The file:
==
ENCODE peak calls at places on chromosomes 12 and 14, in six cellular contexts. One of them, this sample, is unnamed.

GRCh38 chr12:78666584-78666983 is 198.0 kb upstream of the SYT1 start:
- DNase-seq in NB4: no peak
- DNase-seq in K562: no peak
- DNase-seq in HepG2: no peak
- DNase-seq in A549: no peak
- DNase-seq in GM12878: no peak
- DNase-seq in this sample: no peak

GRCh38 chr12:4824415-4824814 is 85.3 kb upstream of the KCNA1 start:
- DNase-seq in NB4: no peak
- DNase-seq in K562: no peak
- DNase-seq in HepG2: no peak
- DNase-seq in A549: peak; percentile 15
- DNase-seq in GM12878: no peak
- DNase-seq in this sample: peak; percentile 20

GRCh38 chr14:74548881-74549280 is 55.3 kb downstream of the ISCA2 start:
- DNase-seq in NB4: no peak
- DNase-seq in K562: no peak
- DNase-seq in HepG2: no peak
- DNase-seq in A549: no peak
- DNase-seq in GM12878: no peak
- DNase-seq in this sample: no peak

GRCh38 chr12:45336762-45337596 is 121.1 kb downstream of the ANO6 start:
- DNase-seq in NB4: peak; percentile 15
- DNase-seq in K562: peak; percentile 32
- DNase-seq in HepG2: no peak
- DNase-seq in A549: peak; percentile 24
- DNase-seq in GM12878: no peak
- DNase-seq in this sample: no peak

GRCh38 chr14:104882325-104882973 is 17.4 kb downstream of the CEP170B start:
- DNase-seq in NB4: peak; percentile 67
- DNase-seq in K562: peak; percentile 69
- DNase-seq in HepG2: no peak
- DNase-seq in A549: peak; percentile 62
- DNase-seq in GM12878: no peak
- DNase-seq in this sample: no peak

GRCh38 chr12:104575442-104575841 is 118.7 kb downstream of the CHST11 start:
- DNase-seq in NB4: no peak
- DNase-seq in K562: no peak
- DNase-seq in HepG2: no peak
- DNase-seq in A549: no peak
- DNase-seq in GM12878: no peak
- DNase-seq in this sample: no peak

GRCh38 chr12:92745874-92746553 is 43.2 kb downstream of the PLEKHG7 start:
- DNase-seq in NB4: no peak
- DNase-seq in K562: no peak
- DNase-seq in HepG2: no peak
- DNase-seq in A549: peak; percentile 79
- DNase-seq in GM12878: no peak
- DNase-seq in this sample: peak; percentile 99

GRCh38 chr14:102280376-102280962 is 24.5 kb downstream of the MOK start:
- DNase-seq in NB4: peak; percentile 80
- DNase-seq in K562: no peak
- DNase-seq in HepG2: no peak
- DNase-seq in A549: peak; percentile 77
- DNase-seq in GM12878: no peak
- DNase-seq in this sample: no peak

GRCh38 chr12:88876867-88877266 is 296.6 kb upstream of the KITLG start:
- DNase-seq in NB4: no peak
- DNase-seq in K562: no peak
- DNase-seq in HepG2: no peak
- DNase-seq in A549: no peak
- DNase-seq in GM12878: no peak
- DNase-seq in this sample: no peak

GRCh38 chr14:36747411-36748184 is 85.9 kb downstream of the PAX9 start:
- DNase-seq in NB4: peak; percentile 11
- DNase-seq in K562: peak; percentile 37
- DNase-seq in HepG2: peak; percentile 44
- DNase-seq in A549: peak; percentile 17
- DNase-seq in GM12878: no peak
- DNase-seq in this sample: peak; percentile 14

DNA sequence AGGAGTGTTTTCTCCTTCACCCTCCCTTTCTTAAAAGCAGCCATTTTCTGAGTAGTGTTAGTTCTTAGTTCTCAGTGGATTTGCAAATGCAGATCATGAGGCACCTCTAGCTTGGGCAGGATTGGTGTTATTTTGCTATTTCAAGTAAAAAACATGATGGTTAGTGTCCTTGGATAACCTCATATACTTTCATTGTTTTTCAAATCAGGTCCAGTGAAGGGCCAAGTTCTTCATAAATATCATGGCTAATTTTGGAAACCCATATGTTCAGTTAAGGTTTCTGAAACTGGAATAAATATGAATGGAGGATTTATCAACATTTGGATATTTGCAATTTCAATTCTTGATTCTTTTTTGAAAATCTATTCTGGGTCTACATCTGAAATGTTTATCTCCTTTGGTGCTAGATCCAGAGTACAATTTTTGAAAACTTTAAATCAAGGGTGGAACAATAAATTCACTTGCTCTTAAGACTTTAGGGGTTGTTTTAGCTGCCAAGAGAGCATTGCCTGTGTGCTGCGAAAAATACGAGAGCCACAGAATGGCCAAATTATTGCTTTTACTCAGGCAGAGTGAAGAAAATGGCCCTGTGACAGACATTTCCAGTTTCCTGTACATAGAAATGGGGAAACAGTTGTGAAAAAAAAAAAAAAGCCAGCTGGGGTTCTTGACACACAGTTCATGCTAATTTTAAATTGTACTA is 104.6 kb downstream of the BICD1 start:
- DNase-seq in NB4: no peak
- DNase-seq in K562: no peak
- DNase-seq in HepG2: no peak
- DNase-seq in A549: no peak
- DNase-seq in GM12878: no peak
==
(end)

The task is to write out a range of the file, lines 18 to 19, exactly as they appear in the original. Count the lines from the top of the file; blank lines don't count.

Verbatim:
- DNase-seq in K562: no peak
- DNase-seq in HepG2: no peak